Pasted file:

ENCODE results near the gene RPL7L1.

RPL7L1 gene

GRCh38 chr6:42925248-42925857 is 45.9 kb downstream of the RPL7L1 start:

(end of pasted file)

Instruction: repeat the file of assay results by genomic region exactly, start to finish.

ENCODE results near the gene RPL7L1.

RPL7L1 gene

GRCh38 chr6:42925248-42925857 is 45.9 kb downstream of the RPL7L1 start: